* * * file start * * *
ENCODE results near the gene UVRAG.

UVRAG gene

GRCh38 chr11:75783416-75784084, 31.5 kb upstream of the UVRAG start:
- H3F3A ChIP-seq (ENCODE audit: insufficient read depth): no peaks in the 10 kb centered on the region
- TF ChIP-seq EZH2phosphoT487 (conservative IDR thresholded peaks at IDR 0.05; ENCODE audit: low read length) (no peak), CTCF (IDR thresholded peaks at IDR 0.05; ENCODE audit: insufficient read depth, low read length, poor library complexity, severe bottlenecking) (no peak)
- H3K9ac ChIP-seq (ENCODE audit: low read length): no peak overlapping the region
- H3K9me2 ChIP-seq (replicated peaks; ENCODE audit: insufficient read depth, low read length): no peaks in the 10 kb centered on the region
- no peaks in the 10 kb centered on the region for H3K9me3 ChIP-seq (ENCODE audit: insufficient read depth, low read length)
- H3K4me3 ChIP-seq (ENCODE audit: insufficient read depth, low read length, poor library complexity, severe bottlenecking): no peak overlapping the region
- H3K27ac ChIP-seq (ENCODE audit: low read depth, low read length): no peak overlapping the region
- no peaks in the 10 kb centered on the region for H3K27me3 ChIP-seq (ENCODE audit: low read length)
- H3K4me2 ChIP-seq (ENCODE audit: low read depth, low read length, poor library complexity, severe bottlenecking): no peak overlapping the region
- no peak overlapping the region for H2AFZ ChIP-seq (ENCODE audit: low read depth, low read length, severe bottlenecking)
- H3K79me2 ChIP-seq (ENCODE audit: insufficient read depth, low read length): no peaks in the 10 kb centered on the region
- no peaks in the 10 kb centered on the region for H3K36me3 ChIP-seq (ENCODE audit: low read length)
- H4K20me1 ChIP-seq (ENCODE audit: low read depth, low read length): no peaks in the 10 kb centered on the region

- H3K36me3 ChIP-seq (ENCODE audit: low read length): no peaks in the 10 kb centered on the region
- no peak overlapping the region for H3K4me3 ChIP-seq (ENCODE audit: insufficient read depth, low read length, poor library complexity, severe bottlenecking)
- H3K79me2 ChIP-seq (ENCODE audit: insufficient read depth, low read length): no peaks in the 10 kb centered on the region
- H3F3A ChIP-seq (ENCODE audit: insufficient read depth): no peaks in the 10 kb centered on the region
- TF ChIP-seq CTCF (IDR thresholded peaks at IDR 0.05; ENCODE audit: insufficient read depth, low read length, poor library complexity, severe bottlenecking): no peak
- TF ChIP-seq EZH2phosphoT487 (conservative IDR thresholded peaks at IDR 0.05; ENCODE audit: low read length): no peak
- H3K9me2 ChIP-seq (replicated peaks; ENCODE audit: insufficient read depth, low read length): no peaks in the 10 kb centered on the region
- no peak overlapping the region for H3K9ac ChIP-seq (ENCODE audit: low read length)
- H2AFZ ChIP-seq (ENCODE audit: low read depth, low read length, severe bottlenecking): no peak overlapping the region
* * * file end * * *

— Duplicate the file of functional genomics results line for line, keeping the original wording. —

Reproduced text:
ENCODE results near the gene UVRAG.

UVRAG gene

GRCh38 chr11:75783416-75784084, 31.5 kb upstream of the UVRAG start:
- H3F3A ChIP-seq (ENCODE audit: insufficient read depth): no peaks in the 10 kb centered on the region
- TF ChIP-seq EZH2phosphoT487 (conservative IDR thresholded peaks at IDR 0.05; ENCODE audit: low read length) (no peak), CTCF (IDR thresholded peaks at IDR 0.05; ENCODE audit: insufficient read depth, low read length, poor library complexity, severe bottlenecking) (no peak)
- H3K9ac ChIP-seq (ENCODE audit: low read length): no peak overlapping the region
- H3K9me2 ChIP-seq (replicated peaks; ENCODE audit: insufficient read depth, low read length): no peaks in the 10 kb centered on the region
- no peaks in the 10 kb centered on the region for H3K9me3 ChIP-seq (ENCODE audit: insufficient read depth, low read length)
- H3K4me3 ChIP-seq (ENCODE audit: insufficient read depth, low read length, poor library complexity, severe bottlenecking): no peak overlapping the region
- H3K27ac ChIP-seq (ENCODE audit: low read depth, low read length): no peak overlapping the region
- no peaks in the 10 kb centered on the region for H3K27me3 ChIP-seq (ENCODE audit: low read length)
- H3K4me2 ChIP-seq (ENCODE audit: low read depth, low read length, poor library complexity, severe bottlenecking): no peak overlapping the region
- no peak overlapping the region for H2AFZ ChIP-seq (ENCODE audit: low read depth, low read length, severe bottlenecking)
- H3K79me2 ChIP-seq (ENCODE audit: insufficient read depth, low read length): no peaks in the 10 kb centered on the region
- no peaks in the 10 kb centered on the region for H3K36me3 ChIP-seq (ENCODE audit: low read length)
- H4K20me1 ChIP-seq (ENCODE audit: low read depth, low read length): no peaks in the 10 kb centered on the region

- H3K36me3 ChIP-seq (ENCODE audit: low read length): no peaks in the 10 kb centered on the region
- no peak overlapping the region for H3K4me3 ChIP-seq (ENCODE audit: insufficient read depth, low read length, poor library complexity, severe bottlenecking)
- H3K79me2 ChIP-seq (ENCODE audit: insufficient read depth, low read length): no peaks in the 10 kb centered on the region
- H3F3A ChIP-seq (ENCODE audit: insufficient read depth): no peaks in the 10 kb centered on the region
- TF ChIP-seq CTCF (IDR thresholded peaks at IDR 0.05; ENCODE audit: insufficient read depth, low read length, poor library complexity, severe bottlenecking): no peak
- TF ChIP-seq EZH2phosphoT487 (conservative IDR thresholded peaks at IDR 0.05; ENCODE audit: low read length): no peak
- H3K9me2 ChIP-seq (replicated peaks; ENCODE audit: insufficient read depth, low read length): no peaks in the 10 kb centered on the region
- no peak overlapping the region for H3K9ac ChIP-seq (ENCODE audit: low read length)
- H2AFZ ChIP-seq (ENCODE audit: low read depth, low read length, severe bottlenecking): no peak overlapping the region